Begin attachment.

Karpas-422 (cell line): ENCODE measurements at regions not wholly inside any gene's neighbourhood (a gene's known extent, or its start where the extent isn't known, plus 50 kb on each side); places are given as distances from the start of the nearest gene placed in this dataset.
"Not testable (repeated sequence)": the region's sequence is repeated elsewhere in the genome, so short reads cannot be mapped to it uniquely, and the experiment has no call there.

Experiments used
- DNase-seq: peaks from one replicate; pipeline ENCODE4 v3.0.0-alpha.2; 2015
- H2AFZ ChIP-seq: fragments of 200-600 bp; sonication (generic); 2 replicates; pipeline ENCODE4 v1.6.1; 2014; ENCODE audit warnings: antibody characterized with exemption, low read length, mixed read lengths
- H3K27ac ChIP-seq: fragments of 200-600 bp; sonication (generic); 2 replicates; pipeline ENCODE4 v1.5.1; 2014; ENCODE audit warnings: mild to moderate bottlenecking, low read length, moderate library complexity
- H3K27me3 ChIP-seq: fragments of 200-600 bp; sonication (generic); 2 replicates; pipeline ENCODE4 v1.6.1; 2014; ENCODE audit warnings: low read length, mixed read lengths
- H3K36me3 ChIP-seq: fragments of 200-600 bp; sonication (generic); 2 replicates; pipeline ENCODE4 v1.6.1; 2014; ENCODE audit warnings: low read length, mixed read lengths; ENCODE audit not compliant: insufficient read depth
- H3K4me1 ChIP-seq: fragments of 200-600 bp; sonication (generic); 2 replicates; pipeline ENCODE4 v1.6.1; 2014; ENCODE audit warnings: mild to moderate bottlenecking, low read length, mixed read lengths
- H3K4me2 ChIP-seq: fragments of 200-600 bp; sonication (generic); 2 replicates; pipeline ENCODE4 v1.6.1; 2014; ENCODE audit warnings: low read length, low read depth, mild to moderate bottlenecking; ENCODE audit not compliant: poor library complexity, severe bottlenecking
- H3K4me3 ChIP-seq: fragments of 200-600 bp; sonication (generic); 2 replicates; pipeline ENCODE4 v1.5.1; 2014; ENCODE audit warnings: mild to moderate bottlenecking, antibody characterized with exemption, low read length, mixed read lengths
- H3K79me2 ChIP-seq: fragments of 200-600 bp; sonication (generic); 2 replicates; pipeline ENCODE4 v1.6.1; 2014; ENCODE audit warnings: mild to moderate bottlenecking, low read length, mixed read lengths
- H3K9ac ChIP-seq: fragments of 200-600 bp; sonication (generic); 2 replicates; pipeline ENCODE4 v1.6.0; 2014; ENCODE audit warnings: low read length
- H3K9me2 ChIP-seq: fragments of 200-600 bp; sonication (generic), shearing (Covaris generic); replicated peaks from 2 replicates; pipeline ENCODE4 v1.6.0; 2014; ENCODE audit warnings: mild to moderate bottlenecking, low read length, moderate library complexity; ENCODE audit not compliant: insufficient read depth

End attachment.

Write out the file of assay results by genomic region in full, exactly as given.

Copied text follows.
Karpas-422 (cell line): ENCODE measurements at regions not wholly inside any gene's neighbourhood (a gene's known extent, or its start where the extent isn't known, plus 50 kb on each side); places are given as distances from the start of the nearest gene placed in this dataset.
"Not testable (repeated sequence)": the region's sequence is repeated elsewhere in the genome, so short reads cannot be mapped to it uniquely, and the experiment has no call there.

Experiments used
- DNase-seq: peaks from one replicate; pipeline ENCODE4 v3.0.0-alpha.2; 2015
- H2AFZ ChIP-seq: fragments of 200-600 bp; sonication (generic); 2 replicates; pipeline ENCODE4 v1.6.1; 2014; ENCODE audit warnings: antibody characterized with exemption, low read length, mixed read lengths
- H3K27ac ChIP-seq: fragments of 200-600 bp; sonication (generic); 2 replicates; pipeline ENCODE4 v1.5.1; 2014; ENCODE audit warnings: mild to moderate bottlenecking, low read length, moderate library complexity
- H3K27me3 ChIP-seq: fragments of 200-600 bp; sonication (generic); 2 replicates; pipeline ENCODE4 v1.6.1; 2014; ENCODE audit warnings: low read length, mixed read lengths
- H3K36me3 ChIP-seq: fragments of 200-600 bp; sonication (generic); 2 replicates; pipeline ENCODE4 v1.6.1; 2014; ENCODE audit warnings: low read length, mixed read lengths; ENCODE audit not compliant: insufficient read depth
- H3K4me1 ChIP-seq: fragments of 200-600 bp; sonication (generic); 2 replicates; pipeline ENCODE4 v1.6.1; 2014; ENCODE audit warnings: mild to moderate bottlenecking, low read length, mixed read lengths
- H3K4me2 ChIP-seq: fragments of 200-600 bp; sonication (generic); 2 replicates; pipeline ENCODE4 v1.6.1; 2014; ENCODE audit warnings: low read length, low read depth, mild to moderate bottlenecking; ENCODE audit not compliant: poor library complexity, severe bottlenecking
- H3K4me3 ChIP-seq: fragments of 200-600 bp; sonication (generic); 2 replicates; pipeline ENCODE4 v1.5.1; 2014; ENCODE audit warnings: mild to moderate bottlenecking, antibody characterized with exemption, low read length, mixed read lengths
- H3K79me2 ChIP-seq: fragments of 200-600 bp; sonication (generic); 2 replicates; pipeline ENCODE4 v1.6.1; 2014; ENCODE audit warnings: mild to moderate bottlenecking, low read length, mixed read lengths
- H3K9ac ChIP-seq: fragments of 200-600 bp; sonication (generic); 2 replicates; pipeline ENCODE4 v1.6.0; 2014; ENCODE audit warnings: low read length
- H3K9me2 ChIP-seq: fragments of 200-600 bp; sonication (generic), shearing (Covaris generic); replicated peaks from 2 replicates; pipeline ENCODE4 v1.6.0; 2014; ENCODE audit warnings: mild to moderate bottlenecking, low read length, moderate library complexity; ENCODE audit not compliant: insufficient read depth